Inquest hears how overworked, exhausted doctors make mistakes

The issue of overworked, exhausted doctors and the impact this has on the quality of care delivered has come under scrutiny at an inquest in Queensland.

The inquest in the Coroners Court in Brisbane, over the case of a 10 year old girl who died after she was sent home from a Queensland hospital, has heard that the concerned doctor had been on duty for 20 hours with another 4 hours to go on his shift.

The girl was taken to Caloundra Hospital by her parents after a fall from a bunk bed when she struck her head in January 2002. The Brisbane family were on holiday at Caloundra, in Queensland.

The girl, Elise Neville, was seen by Dr. Andrew Doneman who was in his second year of practice and the bleeding in her brain went unnoticed and according to the hospital's policy of not admitting children the Toowong, Elise was discharged.

She fell asleep on her parents' bed in Caloundra but when her family woke at 7am she was found to be critically ill and unconscious. Elise was flown to Brisbane for treatment and died days later.

Back in 2004 Dr. Doneman pleaded guilty to unsatisfactory professional conduct but the issue of fatigue was raised and at the time is was remarked that it seemed "extraordinary" that anyone should be working such long hours.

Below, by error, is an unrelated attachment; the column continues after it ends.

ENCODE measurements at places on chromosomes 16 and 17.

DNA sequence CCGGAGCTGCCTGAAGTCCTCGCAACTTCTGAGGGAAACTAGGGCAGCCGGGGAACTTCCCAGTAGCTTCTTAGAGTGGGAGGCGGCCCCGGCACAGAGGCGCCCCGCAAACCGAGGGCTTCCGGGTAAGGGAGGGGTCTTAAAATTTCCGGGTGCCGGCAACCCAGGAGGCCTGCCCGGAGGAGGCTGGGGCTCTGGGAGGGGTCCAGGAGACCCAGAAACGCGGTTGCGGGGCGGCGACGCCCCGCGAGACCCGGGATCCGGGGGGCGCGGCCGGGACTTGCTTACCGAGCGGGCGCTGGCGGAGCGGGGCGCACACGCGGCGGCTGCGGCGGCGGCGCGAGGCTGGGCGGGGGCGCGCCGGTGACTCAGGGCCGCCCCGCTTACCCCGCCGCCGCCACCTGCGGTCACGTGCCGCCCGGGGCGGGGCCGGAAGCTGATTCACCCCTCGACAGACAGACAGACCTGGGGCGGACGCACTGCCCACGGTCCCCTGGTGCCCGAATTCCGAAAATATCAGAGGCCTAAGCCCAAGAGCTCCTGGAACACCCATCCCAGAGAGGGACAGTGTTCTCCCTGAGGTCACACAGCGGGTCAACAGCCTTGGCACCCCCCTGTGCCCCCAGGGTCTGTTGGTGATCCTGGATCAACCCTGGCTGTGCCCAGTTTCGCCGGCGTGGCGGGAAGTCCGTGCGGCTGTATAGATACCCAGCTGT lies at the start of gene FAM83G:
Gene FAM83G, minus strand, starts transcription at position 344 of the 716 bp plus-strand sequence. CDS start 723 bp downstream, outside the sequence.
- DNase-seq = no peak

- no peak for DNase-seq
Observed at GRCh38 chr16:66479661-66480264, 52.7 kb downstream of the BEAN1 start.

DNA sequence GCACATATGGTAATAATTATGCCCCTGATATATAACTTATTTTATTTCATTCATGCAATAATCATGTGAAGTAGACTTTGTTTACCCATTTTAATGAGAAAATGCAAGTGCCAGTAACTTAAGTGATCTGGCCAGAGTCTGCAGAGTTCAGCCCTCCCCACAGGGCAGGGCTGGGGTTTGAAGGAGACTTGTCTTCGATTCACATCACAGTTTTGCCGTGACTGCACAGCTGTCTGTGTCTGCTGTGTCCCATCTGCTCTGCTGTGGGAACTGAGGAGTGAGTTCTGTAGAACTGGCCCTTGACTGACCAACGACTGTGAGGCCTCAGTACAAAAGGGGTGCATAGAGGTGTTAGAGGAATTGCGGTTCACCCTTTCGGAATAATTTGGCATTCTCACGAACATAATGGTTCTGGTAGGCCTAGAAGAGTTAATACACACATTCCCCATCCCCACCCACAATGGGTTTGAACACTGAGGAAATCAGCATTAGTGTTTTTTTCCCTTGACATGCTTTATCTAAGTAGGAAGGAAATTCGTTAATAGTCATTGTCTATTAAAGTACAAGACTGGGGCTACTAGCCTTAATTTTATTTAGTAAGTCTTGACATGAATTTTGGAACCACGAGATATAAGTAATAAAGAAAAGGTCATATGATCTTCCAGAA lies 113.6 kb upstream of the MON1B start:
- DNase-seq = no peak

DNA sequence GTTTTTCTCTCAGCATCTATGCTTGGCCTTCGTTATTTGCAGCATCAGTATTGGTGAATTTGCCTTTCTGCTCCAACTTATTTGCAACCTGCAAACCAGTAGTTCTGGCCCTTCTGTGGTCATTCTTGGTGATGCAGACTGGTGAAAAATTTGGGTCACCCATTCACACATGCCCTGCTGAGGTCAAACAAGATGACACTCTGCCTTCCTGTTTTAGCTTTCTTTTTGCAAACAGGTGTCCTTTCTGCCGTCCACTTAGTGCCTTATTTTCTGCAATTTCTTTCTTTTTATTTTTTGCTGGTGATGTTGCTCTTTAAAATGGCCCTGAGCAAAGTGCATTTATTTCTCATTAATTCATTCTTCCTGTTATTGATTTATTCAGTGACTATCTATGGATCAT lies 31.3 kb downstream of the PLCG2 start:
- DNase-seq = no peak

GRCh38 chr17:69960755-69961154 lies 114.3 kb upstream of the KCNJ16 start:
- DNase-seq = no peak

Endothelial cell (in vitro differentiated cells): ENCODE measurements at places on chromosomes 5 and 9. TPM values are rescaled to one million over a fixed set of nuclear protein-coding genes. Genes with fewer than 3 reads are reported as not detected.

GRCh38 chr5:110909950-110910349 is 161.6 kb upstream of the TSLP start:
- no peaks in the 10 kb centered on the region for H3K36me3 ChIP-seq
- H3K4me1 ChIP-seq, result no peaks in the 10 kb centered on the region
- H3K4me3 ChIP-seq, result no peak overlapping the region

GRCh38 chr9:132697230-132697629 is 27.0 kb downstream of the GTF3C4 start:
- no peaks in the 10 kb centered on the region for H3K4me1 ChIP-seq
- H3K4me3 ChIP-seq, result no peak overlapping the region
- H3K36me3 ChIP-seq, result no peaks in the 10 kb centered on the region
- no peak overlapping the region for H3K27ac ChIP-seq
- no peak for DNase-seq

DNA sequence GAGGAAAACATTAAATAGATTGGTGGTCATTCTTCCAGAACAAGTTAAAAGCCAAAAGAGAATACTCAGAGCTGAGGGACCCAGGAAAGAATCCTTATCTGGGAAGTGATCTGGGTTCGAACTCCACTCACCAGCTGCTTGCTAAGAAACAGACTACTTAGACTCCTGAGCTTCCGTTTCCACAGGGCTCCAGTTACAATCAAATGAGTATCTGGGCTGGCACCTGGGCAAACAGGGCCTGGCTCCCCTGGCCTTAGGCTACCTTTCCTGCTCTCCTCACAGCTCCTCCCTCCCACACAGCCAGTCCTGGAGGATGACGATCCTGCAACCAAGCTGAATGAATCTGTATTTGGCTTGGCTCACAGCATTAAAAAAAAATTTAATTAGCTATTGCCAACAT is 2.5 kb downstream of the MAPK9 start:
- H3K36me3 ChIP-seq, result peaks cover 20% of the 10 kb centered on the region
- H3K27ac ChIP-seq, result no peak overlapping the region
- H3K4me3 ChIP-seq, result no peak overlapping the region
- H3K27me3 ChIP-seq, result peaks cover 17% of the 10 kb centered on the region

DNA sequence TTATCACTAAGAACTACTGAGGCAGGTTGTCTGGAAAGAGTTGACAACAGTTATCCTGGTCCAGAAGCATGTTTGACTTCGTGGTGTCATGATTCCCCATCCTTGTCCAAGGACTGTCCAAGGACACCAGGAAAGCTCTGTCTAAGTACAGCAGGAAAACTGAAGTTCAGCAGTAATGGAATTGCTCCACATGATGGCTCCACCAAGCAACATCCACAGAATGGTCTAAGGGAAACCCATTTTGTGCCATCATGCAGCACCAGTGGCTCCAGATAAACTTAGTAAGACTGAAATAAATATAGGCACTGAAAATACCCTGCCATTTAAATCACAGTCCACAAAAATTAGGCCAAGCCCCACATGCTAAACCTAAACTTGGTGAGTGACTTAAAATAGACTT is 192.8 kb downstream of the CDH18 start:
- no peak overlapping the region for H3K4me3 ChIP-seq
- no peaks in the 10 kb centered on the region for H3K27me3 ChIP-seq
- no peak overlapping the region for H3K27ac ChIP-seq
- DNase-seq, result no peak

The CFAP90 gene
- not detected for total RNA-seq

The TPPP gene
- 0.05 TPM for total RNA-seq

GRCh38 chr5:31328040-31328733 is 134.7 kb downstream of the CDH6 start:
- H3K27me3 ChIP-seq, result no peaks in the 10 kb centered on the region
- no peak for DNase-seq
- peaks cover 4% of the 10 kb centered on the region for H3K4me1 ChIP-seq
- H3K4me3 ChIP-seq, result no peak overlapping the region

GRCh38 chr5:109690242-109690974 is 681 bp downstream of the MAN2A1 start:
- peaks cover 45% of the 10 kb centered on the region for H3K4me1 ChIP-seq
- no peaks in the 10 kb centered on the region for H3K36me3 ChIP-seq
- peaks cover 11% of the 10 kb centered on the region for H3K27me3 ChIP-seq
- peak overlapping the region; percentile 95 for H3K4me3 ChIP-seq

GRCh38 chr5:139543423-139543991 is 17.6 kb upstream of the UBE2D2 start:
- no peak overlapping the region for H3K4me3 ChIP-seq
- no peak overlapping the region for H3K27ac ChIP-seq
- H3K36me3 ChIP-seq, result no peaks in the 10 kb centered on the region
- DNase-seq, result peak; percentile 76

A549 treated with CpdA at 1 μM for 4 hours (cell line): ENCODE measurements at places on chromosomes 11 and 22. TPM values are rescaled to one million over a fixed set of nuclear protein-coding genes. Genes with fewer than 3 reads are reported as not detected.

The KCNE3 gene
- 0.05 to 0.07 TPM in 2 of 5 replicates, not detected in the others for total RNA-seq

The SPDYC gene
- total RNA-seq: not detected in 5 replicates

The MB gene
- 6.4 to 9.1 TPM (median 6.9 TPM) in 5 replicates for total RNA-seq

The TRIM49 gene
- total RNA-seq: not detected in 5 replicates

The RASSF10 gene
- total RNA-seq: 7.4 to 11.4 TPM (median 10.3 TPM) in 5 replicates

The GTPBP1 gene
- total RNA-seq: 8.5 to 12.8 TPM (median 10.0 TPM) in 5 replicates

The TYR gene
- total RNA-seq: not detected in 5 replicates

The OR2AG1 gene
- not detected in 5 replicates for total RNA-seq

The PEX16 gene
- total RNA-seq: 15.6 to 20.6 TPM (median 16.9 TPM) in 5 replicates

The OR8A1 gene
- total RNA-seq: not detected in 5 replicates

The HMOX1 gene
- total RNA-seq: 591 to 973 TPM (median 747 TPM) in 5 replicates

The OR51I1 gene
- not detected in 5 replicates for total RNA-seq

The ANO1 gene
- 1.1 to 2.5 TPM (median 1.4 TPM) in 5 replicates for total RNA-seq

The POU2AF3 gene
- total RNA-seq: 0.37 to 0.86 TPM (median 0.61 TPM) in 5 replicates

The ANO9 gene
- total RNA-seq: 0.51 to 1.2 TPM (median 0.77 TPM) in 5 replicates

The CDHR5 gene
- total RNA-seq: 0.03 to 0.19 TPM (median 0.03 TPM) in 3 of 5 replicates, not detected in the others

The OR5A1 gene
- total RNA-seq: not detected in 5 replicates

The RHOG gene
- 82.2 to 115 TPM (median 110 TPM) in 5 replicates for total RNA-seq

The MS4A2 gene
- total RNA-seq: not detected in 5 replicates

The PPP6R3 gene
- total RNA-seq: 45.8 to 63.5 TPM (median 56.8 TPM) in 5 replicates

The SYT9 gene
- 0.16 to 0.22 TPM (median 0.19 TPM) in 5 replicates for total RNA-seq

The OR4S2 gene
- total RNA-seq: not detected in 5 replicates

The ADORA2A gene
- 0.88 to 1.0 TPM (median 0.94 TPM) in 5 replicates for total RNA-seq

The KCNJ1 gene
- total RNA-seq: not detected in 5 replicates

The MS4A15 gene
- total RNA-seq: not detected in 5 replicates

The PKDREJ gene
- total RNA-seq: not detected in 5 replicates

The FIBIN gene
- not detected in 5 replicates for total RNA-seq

The court were told that Dr. Doneman, a junior doctor, was the only doctor on duty at the Sunshine Coast's Caloundra Hospital and the fatal misdiagnosis of a brain injury could have been prevented if adequate doctor fatigue strategies had been in place at the hospital.

Acting Director of Queensland Health's medical workforce advice and coordination unit Suzanne Le Boutillier gave evidence about new fatigue strategies that will soon be implemented across the public health system.

Ms Le Boutillier told the inquest that by July 2009, all public hospitals will be required to have fatigue management plans in place.

Ms Le Boutillier told the court that Queensland Health has also developed a colour-coded calculation system whereby medical staff would answer a series of questions to determine their level of fatigue which would include specific directions for the management of different levels of fatigue.

However Ms Le Boutillier says the biggest challenge is breaking down the underlying culture within the profession that makes it difficult for some doctors to admit to fatigue but says in recent years a number of senior doctors have led a campaign to educate younger staff about fatigue management.

The inquest into the girl's death will investigate a number of issues including her treatment, the hours worked by doctors, how patients are transferred in emergencies and the adequacy of staff training at the Caloundra Hospital as well as the safety of bunk beds, it is expected to continue for three days.

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